Antiphospholipid syndrome (APS), sometimes known as Hughes syndrome, is a disorder of the immune system that causes an increased risk of blood clots.
This means people withAPS are at greaterrisk of developing conditions such as:
Pregnant women with APS also have an increased risk of having a miscarriage , although the exact reasons for this are uncertain.
APS doesn't always cause noticeable problems, but some peoplehave general symptoms that can be similar to those of multiple sclerosis (a common condition affecting the central nervous system). This means the immune system, which usually protects the body from infection and illness, attacks healthy tissue by mistake.
In APS, the immune system produces abnormal antibodies called antiphospholipid antibodies. Thesetarget proteins attached to fat molecules (phospholipids), which makes the blood more likely to clot.
It's not known what causes the immune system to produce abnormal antibodies. As with other autoimmune conditions, genetic, hormonal and environmental factors are thought to play a part.
Therefore, blood tests to identify the antibodies responsible for APS are essential in diagnosing the condition.
These reduce the likelihood of unnecessary blood clots forming but still allow clots to form when you cut yourself.
Treatment with these medications can also improve a pregnant woman's chance of having a successful pregnancy. With treatment, it's estimated there's about an 80% chance of having a successful pregnancy.
Most people respond well to treatment and can lead normal, healthy lives. However, a small number of people with APS continue to experience blood clots despite extensive treatment.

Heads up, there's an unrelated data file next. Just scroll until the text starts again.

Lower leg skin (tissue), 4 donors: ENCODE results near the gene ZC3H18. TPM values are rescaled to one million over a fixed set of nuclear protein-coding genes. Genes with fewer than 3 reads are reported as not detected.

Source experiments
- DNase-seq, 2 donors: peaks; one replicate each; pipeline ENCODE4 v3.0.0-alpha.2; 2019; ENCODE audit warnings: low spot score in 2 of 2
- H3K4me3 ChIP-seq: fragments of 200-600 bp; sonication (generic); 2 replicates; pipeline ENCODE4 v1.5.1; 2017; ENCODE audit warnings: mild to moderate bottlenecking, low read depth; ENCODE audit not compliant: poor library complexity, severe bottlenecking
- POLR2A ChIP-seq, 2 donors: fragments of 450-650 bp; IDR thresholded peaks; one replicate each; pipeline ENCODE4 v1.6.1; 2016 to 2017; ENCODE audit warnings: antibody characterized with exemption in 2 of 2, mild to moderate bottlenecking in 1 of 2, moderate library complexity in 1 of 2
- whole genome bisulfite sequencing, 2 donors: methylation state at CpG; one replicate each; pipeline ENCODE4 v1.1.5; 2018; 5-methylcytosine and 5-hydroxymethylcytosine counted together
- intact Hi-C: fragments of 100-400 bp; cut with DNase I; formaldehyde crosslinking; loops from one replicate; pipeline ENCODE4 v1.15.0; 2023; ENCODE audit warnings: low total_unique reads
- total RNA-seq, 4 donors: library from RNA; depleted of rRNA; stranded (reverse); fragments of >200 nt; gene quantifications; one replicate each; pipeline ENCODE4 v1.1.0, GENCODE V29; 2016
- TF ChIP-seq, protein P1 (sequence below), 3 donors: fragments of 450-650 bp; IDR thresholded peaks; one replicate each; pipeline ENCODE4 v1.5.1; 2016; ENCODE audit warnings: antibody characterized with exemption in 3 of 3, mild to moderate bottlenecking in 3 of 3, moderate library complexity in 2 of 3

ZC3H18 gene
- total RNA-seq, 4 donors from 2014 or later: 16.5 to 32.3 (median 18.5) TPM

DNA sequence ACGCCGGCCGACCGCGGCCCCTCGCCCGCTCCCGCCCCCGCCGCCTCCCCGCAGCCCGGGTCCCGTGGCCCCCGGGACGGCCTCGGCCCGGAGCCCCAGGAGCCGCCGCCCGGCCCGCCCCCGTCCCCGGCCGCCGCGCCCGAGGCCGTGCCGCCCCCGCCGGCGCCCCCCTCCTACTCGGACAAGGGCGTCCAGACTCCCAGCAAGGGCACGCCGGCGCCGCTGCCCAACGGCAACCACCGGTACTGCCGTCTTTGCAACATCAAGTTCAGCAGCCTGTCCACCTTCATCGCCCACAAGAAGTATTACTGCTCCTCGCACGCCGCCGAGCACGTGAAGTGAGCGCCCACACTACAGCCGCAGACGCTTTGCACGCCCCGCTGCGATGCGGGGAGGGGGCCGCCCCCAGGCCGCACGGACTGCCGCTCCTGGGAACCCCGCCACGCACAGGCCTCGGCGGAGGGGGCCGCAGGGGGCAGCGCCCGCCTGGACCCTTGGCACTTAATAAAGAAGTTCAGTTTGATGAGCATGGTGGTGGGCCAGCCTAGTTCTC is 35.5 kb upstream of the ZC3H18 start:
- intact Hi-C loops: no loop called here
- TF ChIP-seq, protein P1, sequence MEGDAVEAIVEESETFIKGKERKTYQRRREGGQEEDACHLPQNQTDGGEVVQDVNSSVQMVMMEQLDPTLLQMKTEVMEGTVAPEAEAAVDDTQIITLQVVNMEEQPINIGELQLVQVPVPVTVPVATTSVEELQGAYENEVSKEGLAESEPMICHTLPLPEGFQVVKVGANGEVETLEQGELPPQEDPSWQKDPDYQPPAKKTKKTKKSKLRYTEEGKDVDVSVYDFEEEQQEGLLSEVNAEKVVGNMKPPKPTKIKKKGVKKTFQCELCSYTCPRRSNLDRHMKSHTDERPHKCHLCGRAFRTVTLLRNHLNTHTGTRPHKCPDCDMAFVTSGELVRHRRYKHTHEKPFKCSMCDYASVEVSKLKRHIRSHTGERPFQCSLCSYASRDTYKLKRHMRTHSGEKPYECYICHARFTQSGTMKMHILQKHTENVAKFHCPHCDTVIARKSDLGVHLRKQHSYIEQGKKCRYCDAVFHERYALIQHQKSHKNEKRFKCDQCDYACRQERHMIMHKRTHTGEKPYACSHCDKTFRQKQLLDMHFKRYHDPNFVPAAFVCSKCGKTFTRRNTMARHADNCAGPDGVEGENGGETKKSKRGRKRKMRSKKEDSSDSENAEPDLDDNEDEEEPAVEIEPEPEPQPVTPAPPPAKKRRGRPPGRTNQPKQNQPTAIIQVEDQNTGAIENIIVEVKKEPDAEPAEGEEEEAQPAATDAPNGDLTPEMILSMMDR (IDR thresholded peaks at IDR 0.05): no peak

CAPS requires immediate emergency treatment in hospital with high-dose anticoagulants .
Readmore about catastrophic antiphospholipid syndrome (CAPS) .
If you have APS, your clinical team will pass information about you on to the National Congenital Anomaly and Rare Diseases Registration Service (NCARDRS).
This helps scientists look for better ways to prevent and treat this condition. You can opt out of the register at any time.
Antiphospholipid syndrome (APS), also known as Hughes syndrome, is a disorder of the immune system that causes an increased risk of blood clots.
In antiphospholipid syndrome (APS), the immune system produces abnormal antibodies which make the blood stickier than normal.
Antiphospholipid syndrome (APS) is caused by the bodys immune system producing abnormal antibodies called antiphospholipid antibodies.
It is very important that an accurate diagnosis of antiphospholipid syndrome (APS) is made because the blood clots that occur as a result of APS can have serious consequences.
Treatment for antiphospholipid syndrome (APS) aims to reduce your risk of developing more blood clots.
Catastrophic antiphospholipid syndrome (CAPS) is a rare but very serious complication of antiphospholipid syndrome (APS).